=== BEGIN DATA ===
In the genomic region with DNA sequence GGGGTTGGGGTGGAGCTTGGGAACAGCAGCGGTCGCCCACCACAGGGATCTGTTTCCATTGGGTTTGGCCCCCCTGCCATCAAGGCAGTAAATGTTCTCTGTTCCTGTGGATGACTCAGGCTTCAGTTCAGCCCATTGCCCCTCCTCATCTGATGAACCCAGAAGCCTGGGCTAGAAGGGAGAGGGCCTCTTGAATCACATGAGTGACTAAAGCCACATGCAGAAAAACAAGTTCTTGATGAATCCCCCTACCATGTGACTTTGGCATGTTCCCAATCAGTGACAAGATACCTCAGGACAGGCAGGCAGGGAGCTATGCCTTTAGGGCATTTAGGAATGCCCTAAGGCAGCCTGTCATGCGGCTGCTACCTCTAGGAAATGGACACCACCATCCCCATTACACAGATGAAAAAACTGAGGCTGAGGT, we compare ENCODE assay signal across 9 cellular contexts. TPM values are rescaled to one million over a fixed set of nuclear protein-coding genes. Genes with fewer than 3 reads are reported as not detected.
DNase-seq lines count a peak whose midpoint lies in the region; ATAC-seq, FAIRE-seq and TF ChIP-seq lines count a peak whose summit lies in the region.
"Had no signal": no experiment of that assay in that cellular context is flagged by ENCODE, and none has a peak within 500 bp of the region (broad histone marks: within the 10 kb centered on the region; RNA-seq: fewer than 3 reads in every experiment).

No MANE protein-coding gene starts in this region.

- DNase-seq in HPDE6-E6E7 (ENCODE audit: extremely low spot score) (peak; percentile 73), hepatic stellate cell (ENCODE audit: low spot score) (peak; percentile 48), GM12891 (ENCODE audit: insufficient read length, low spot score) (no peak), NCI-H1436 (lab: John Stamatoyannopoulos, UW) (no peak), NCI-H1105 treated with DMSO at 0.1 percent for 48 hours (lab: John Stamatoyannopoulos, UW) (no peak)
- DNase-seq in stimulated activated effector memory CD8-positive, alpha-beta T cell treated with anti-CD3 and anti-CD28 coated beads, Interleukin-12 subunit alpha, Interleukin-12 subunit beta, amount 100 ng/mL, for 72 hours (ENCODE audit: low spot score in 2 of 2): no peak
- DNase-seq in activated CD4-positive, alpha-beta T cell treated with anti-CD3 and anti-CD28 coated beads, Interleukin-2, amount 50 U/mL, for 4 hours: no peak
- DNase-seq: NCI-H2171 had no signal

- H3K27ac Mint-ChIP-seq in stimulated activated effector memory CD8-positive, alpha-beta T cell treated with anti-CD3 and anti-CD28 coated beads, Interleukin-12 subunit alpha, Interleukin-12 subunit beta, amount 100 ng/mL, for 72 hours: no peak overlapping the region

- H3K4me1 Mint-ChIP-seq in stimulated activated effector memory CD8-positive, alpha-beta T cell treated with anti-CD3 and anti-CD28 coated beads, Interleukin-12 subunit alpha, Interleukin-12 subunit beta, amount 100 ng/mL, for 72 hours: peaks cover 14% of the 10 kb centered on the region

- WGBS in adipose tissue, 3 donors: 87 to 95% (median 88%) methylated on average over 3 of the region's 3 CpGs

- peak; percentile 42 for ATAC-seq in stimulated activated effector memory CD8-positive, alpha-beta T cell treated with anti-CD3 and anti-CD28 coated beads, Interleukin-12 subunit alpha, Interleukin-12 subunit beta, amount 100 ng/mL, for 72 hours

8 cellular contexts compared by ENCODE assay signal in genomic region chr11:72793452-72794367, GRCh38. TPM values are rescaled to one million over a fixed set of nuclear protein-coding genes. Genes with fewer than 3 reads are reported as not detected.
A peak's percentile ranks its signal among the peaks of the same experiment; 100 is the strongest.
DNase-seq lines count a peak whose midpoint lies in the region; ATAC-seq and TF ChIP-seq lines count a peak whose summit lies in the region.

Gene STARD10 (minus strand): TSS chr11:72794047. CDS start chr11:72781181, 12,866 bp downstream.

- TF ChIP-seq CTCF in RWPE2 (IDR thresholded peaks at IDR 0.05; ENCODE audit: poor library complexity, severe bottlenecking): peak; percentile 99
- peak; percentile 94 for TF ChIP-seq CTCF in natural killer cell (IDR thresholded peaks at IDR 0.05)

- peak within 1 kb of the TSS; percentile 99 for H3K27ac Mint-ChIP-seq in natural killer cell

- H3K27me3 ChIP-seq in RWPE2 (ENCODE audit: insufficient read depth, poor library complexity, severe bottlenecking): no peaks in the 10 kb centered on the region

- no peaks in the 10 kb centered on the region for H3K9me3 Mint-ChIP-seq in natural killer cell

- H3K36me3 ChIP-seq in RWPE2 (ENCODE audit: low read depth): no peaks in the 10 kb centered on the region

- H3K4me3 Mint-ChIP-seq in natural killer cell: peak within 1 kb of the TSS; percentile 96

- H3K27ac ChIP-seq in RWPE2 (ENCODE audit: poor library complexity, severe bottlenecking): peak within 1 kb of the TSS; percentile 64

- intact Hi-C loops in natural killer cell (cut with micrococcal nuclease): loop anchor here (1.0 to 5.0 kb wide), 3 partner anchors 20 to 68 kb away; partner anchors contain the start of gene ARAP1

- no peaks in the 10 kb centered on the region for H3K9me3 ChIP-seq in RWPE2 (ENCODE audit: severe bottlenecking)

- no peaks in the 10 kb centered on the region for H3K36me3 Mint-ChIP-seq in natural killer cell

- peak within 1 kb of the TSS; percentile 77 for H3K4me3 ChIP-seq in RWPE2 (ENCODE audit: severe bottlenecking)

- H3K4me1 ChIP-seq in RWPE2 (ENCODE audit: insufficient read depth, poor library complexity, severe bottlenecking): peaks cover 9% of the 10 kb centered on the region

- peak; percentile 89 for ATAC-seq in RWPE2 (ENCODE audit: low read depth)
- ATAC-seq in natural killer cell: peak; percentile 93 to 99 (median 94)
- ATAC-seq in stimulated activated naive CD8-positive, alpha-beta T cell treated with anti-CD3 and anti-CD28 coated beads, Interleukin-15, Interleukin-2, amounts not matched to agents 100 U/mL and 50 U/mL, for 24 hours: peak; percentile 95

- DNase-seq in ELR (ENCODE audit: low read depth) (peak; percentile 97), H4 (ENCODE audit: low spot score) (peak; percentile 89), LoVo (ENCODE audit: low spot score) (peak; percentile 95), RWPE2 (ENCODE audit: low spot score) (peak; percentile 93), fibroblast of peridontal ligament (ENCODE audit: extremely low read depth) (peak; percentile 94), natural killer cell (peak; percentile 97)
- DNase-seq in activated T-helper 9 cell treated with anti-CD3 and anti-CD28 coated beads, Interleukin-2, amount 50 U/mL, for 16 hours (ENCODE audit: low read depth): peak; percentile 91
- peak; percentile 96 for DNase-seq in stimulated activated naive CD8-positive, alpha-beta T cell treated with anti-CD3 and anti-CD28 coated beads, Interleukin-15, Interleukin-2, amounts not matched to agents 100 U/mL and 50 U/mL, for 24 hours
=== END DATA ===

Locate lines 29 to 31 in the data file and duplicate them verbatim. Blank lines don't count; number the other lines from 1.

- H3K4me1 ChIP-seq in RWPE2 (ENCODE audit: insufficient read depth, poor library complexity, severe bottlenecking): peaks cover 9% of the 10 kb centered on the region

- peak; percentile 89 for ATAC-seq in RWPE2 (ENCODE audit: low read depth)
- ATAC-seq in natural killer cell: peak; percentile 93 to 99 (median 94)